These spare, sometimes lyric essays explore the legacy of race in America, artfully revealing in intimate detail how families, schools, and neighborhoods participate in preserving racial privilege. Faced with a disturbing past and an unsettling present, Biss still remains hopeful about the possibilities of American diversity, "not the sun-shininess of it, or the quota-making politics of it, but the real complexity of it."
My House Gathers Desires is a creepy collection of dark and dreamy stories. Exploring themes of sexual identity through historical and Biblical lore, fairy tales, science fiction, and nightmares, Adam McOmber’s beautifully crafted stories are both hauntingly familiar and entirely original.
Set in the disquiet of the rural midwest, John Darnielle's Universal Harvester is a book about mothers who leave, the men they leave behind, and the ways in which grief can breed an immutable and distinct urge to creative narrative where narrative cannot exist. The novel’s ensemble of protagonists, who span era, demographic, and origin, each find themselves at the mouth of the same cave: someone has spliced cuttings of cryptic, illegible, and sometimes-violent scenes onto dozens of VHS tapes, many of which have made their way back to the shelves of a sleepy video store in Nevada, Iowa. As they depart on the task of uncovering a dangerously well-kept secret, one that Darnielle, with his lyrical hand, situates beneath an undulating shroud of mystery, strangers become neighbors and neighbors become strangers. The book deftly explores the duende of midwestern landscape, the capabilities of surveillance at the brink of the Internet boom, and the tenuous nature of storytelling itself. Universal Harvester is a gothic Rear Window for the information age.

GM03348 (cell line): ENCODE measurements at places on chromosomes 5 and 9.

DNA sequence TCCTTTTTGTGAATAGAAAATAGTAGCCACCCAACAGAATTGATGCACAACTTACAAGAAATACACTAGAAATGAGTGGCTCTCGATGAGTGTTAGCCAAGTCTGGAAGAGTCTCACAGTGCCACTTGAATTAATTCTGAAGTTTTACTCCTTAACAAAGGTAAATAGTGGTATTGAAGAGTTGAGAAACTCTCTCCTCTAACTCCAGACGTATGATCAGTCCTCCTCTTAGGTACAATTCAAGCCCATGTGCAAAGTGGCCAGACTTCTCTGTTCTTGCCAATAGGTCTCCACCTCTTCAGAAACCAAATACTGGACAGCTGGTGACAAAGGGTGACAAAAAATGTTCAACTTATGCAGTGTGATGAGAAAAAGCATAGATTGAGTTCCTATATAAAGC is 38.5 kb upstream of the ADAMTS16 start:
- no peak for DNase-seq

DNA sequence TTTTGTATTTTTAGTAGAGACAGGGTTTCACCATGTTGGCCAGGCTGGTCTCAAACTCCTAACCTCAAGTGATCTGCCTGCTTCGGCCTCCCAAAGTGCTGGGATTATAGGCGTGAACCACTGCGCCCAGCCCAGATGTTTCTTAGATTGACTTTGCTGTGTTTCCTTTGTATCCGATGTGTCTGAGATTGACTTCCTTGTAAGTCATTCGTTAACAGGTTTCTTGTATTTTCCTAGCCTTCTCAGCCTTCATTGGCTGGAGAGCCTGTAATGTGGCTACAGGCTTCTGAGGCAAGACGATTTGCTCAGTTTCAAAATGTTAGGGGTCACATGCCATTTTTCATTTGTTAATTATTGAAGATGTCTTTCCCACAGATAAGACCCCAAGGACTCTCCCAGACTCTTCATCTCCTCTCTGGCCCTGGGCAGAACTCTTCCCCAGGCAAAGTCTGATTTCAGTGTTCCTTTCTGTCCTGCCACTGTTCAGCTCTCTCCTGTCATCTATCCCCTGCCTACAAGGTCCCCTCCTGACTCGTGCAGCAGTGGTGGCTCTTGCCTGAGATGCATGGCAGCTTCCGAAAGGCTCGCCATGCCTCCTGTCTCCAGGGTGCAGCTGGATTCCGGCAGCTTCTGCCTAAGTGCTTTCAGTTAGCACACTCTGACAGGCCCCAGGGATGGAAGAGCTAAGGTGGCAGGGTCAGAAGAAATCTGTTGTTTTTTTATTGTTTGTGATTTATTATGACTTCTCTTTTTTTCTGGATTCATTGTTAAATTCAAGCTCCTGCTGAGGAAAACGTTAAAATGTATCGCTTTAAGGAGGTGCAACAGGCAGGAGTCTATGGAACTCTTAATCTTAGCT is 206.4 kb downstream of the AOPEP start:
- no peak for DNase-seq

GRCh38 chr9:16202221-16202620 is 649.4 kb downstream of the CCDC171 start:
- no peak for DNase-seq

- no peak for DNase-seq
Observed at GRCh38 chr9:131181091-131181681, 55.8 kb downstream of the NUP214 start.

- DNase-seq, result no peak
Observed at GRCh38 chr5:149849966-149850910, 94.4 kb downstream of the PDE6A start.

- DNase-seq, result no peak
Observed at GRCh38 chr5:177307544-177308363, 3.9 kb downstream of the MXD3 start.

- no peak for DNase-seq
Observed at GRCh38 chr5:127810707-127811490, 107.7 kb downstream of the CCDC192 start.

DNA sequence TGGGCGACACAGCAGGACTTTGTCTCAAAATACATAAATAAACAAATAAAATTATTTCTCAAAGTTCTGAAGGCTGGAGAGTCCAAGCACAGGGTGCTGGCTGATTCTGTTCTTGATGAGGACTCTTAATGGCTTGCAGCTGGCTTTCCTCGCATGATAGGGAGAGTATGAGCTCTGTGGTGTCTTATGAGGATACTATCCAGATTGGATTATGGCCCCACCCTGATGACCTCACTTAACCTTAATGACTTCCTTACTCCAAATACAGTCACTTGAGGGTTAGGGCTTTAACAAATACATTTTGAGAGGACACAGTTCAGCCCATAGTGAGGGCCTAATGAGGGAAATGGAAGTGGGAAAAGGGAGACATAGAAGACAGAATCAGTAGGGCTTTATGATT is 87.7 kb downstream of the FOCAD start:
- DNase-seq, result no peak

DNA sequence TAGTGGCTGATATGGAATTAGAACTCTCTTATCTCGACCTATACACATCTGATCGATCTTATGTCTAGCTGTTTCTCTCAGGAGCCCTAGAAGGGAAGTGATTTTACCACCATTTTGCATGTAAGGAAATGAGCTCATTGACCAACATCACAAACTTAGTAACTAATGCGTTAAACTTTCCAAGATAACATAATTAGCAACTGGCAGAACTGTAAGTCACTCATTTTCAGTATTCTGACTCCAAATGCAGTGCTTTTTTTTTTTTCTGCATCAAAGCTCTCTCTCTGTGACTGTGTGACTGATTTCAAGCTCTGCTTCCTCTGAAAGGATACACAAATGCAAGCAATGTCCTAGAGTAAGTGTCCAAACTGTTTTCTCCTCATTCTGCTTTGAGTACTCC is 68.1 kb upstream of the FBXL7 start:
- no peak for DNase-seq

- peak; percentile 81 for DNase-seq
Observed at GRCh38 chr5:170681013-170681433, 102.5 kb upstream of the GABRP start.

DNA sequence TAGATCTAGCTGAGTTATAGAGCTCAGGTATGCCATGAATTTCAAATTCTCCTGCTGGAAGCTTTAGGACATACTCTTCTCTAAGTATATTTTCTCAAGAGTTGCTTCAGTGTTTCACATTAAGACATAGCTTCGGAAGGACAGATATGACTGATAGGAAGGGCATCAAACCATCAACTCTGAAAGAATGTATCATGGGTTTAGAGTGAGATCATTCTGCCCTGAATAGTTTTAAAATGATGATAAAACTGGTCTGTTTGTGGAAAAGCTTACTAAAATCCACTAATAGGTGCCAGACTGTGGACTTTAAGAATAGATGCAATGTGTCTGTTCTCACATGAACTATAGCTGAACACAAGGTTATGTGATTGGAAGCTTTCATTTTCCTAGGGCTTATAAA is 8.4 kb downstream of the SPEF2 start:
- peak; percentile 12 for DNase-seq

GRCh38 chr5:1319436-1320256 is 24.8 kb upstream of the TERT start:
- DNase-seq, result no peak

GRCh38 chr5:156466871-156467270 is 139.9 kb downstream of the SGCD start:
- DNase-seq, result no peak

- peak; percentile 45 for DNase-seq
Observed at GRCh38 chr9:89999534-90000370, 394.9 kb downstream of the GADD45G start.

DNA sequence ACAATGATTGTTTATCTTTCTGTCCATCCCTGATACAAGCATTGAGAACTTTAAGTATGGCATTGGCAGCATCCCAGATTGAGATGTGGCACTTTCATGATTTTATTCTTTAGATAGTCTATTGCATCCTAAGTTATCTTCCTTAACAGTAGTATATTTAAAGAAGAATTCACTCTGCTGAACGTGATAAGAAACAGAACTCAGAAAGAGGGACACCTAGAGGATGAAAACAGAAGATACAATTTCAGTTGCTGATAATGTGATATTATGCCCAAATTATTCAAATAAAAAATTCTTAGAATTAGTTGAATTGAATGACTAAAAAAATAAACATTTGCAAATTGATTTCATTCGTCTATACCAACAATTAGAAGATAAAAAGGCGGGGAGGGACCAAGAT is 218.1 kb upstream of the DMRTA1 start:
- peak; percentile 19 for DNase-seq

Warlight is a story of love, secrets, desire and disappointment during and after World War II. The characters are intelligence agents and civilians fighting a war, but the action of the book focuses on their relationships with family, lovers, friends, and co-workers.
It is an anti-thriller: no chase scenes, very little violence, and never any evil masterminds to thwart in the nick of time. The only mystery is why people leave their family to fight wars and why people step back from danger and excitement to care for strangers in mundane but reliable ways. And yet there is a carefully constructed plot that engages and surprises the reader. You will care what happens to Nathaniel and his sister Rachel when their parents leave them in the care of others in 1945. An excellent novel.
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available on 4-18-2018
After spending decades in a facility for the criminally insane that he probably didn’t belong in, Eddie Plum is assisted in escape by a sympathetic actor who is playing the part of the institution’s administrator. When refuge life in the tiny island village owned by the wealthy father who has disowned him becomes unbearably dull, he sets off for horse tracks and adventure. A chance meeting with an old friend opens up a mystery that leads him to question his own sanity, and everyone else’s. With the help of a telepathic dog Eddie manages to keep it together long enough to become a reputable antique vinyl record dealer and reunite with his long lost love before his life comes full circle.
In his latest novel Poe Ballantine serves up what his cult of loyal fans have come to expect, which is a fast-paced exploration of the gritty madness of underdogs and outsiders, told with a superb wit and artistry that blends Mark Twain and Hunter Thompson with Charles Bukowski and Carl Hiaasen while maintaining a distinct style of his own. If you enjoy screwball characters scrambling through the goat rodeo of their own questionable choices, and laugh-out-loud page turners, Whirlaway will spin you right where you want to be.